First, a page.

End of QE2 is upon us, no wonder markets are down

Posted on 05 June 2011 with 1 comment from readers

Last summer financial markets looked decidedly queasy until the Fed announced its QE2 program to keep interest rates low by buying up its own bond issues. It did not actually start until November but the magic recovery in markets from correction mode began as soon as it was announced in August.

Can the Ben Bernanke Fed produce a similar rabbit out of the hat this year? And do we have to take the pain before August again? It is no wonder stocks are feeling a bit sick right now, quite apart from the lousy economic fundamentals that show the economic recovery to have been largely waffle from Wall Street.

QE3

It is of course harder to make a case for QE3 while we are so clearly beginning to suffer from the inflation created by QE2. The Fed is still in a state of denial over this but where else can inflation be coming from with the economy so weak?

But with a money printer at the Fed you do have to wonder if this might not be a repeat of last year.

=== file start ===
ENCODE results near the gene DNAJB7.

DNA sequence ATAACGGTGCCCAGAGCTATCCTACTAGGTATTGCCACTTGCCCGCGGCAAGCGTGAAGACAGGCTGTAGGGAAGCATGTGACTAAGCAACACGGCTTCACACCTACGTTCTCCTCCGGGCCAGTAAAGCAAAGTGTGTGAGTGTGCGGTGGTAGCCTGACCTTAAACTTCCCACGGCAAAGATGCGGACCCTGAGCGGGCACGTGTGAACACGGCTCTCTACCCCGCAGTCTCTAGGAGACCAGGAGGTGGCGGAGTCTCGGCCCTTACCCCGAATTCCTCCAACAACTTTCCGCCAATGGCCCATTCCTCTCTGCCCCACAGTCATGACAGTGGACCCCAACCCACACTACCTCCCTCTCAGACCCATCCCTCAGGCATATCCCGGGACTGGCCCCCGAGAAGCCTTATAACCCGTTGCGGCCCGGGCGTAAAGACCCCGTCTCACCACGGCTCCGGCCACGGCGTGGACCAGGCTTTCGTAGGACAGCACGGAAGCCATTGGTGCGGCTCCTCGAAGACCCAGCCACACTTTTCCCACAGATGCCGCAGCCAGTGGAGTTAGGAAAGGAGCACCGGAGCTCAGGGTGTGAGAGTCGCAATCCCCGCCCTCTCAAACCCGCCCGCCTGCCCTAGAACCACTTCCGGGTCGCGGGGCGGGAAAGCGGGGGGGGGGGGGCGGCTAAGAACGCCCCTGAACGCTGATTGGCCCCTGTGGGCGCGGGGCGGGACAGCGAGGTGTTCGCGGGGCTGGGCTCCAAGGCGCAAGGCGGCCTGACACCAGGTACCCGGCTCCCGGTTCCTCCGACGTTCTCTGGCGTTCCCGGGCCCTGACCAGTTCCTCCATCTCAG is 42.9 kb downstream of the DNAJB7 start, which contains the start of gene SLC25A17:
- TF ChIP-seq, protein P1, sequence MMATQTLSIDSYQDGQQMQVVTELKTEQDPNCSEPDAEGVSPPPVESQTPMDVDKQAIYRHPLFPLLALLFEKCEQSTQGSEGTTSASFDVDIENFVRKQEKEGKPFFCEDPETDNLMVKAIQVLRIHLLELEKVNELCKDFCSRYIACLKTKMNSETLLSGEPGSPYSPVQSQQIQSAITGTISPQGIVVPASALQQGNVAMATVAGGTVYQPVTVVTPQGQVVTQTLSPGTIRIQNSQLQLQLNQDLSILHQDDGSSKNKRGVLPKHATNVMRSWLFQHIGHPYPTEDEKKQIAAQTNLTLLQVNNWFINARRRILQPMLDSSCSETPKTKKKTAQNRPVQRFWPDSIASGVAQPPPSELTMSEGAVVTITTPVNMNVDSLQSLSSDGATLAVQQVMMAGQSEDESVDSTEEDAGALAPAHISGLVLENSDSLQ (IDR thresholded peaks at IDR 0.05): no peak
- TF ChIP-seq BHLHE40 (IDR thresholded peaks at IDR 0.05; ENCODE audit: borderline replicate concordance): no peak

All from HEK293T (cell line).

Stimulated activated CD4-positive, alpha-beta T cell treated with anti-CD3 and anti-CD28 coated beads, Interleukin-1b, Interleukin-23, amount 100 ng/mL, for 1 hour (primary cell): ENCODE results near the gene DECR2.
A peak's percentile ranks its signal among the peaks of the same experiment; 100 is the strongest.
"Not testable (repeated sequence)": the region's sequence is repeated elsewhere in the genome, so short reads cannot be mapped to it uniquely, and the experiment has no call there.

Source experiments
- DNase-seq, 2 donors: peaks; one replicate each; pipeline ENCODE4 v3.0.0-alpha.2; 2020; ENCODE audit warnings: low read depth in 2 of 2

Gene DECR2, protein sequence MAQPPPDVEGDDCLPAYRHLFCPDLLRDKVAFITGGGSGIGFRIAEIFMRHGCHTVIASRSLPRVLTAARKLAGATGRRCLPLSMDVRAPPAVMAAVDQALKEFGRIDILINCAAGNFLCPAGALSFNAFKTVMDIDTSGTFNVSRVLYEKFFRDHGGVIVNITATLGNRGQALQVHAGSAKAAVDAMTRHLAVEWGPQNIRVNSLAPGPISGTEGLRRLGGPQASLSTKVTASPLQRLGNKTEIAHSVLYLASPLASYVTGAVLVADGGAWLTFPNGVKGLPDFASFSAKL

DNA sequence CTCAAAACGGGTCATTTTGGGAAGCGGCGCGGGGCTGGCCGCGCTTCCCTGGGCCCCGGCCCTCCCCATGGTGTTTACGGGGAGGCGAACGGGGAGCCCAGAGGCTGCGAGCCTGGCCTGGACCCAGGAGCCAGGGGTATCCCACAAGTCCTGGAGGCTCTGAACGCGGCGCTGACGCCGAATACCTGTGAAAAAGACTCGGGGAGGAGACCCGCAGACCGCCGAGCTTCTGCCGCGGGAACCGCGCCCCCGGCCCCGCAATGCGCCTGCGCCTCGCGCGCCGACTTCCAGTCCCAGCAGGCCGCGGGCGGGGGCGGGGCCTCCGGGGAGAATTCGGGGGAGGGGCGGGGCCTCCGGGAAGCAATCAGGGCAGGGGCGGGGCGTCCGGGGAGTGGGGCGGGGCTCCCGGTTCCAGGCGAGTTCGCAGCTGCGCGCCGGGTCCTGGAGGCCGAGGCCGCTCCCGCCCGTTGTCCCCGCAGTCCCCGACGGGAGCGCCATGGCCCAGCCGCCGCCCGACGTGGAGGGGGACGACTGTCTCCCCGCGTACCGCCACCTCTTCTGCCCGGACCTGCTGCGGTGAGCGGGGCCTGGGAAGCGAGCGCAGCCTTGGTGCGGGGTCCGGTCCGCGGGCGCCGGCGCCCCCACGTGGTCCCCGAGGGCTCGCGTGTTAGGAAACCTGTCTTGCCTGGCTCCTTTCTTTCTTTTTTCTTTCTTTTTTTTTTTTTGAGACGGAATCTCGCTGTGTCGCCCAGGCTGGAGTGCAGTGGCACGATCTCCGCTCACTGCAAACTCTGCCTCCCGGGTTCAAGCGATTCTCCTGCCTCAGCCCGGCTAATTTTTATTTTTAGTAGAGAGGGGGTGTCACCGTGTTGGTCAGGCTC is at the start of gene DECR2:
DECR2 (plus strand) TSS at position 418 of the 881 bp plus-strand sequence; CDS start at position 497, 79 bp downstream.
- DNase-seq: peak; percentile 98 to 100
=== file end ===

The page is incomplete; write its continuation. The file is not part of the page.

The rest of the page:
Veteran UK banker Lord Rothschild warned last week that the world economy seemed in a bad way with the eurozone debt crisis, Japan’s earthquake and nuclear meltdowns and the US deficit at $1.5 trillion and debts close to 100 per cent of GDP.

In the US the worry is that we have reached a tipping point that will be different from last year. Rolling over debts can only go on so long before they become unsustainable and a systemic danger.

If bond markets were to conclude that this is the case, and the Fed has stopped its bond buying program then it is going to be a matter of look out below for bonds and much higher interest rates. That will not be good for stocks or real estate either.

Debtor nations

Piling more debt upon debt is only ever a temporary solution, for individuals as well as nations. Even devaluation is impossible if all countries take similar measures, against what do you devalue?

Real assets in the form of a narrow range of commodities – essentially precious metals and energy – seems to be the answer, although some like Lord Rothschild are beginning to ask if this asset class is not also due for a correction.

Defensive diversification is the only investment approach that makes much sense right now.